Soon after this terrific battle Genet's regiment of the Foreign Legion went into retirement near Paris, and he saw no more active service in its ranks. During the winter he was in this rest-camp, with occasional visits to Paris, where he saw much of his friends the Wheelers, Dr. Wheeler having recovered from the wound in his leg. In the spring of 1916 Genet was able to secure a transfer from the Foreign Legion to the French aviation corps, a change for which he had been working since the previous autumn. ..."
The following excerpt is from Herbert Molloy Mason's Lafayette Escadrille, pp 167-170, describing Genet's first arrival at the Lafayette Escadrille, on 22 January 1917, with a look back to Genet's role in the disastrous assault on the Bois Sabot by the First Regiment of the Foreign Legion in September 1915:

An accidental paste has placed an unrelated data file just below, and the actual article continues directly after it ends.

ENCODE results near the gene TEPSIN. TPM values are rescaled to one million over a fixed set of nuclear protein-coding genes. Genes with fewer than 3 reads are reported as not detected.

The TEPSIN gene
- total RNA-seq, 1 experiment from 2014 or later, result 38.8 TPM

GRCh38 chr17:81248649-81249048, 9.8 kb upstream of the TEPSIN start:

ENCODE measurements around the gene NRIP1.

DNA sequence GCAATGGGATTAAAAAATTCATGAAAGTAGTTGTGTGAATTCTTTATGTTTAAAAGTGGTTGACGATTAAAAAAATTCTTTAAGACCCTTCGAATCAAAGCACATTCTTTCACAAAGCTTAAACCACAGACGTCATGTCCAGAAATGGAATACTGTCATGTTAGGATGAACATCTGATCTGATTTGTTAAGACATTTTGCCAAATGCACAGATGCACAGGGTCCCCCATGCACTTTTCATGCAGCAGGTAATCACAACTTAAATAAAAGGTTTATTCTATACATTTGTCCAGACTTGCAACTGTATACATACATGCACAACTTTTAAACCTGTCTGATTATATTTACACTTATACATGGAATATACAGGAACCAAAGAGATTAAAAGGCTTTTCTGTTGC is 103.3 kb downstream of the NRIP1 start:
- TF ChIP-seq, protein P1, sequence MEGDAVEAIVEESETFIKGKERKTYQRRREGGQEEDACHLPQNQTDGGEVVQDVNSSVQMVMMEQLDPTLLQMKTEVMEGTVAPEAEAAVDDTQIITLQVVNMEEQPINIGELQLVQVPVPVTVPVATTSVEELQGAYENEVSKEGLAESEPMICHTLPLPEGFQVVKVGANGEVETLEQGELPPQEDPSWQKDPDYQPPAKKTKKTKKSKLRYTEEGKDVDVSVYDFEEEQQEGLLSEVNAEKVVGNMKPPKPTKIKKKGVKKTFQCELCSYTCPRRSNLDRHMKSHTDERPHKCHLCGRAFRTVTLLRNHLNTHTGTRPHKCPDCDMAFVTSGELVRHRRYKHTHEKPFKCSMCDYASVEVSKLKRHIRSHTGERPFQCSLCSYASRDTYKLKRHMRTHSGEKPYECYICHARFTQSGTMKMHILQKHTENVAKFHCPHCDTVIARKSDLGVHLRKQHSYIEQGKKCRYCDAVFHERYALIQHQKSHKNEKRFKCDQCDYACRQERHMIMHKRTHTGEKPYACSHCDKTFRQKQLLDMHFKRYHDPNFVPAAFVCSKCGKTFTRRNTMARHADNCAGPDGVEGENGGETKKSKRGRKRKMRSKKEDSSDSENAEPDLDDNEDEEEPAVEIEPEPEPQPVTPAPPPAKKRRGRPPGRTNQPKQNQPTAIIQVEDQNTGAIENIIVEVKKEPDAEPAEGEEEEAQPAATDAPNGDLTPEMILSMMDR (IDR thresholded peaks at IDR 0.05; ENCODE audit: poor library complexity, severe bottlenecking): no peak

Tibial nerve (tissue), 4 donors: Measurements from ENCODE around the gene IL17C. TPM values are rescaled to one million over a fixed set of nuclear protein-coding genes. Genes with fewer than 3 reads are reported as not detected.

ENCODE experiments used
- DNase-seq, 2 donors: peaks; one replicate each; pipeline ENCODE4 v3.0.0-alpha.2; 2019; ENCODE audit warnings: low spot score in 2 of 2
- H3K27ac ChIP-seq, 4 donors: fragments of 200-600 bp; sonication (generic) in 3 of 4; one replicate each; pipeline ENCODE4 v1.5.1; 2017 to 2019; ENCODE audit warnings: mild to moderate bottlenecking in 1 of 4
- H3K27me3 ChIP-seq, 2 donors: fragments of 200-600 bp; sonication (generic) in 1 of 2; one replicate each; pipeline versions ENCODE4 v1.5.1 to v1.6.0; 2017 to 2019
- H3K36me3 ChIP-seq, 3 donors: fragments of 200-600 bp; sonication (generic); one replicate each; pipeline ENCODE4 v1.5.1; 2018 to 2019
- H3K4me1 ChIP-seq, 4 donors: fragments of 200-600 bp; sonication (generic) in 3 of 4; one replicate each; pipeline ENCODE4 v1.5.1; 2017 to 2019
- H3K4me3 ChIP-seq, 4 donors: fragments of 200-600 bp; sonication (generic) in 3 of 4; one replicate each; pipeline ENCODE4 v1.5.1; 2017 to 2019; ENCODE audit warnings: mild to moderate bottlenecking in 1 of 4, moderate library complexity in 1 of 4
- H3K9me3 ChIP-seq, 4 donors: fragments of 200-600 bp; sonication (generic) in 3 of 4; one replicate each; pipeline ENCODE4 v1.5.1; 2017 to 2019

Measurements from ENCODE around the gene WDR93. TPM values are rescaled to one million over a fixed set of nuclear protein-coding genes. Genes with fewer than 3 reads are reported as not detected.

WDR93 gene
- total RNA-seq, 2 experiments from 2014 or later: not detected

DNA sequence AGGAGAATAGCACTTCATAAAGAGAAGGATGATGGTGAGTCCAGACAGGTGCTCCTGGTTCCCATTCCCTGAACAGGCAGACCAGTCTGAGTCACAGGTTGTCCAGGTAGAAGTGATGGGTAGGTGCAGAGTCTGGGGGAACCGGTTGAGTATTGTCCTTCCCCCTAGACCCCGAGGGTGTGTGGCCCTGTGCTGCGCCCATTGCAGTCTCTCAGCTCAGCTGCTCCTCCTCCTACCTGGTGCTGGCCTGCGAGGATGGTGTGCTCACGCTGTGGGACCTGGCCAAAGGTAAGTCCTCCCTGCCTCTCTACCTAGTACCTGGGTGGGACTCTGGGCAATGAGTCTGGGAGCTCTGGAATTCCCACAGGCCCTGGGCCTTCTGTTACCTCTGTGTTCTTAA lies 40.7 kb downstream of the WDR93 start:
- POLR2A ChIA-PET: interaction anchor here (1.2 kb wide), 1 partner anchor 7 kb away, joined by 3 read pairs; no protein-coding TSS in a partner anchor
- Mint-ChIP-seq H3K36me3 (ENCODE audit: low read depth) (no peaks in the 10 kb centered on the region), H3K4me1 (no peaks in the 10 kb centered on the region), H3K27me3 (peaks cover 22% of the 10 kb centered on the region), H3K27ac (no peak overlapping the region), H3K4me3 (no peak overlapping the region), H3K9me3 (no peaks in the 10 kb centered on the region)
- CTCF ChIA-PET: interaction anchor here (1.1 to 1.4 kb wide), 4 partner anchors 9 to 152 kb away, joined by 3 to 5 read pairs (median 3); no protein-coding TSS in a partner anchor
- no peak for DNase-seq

"A replacement came up to Cachy (Mason is mistaken here: it wasn't Cachy but St Just) on a day when the clouds were almost hugging the frozen earth and a day so cold even Soubiran stayed in bed to keep warm, leaving the forbidden game to shiver unmolested in the snow. No flying was possible, yet the pilots gathered around the stove in the hut distinctly heard the unmistakable sound of a rotary engine blipping its way down toward the ground. The Escadrille pilots, having once peered outside that morning, knew there would not be-- could not be-- any man fool enough to fly in the forbidding muck that enveloped the valley of the Somme. This knowledge was final and indisputable-- yet, some madman or drunk was up there trying to let down. Then they heard the intermittent popping as the plane was taxied down the field; the engine was cut and there remained only the sound of the wind whistling through the cracks in the walls.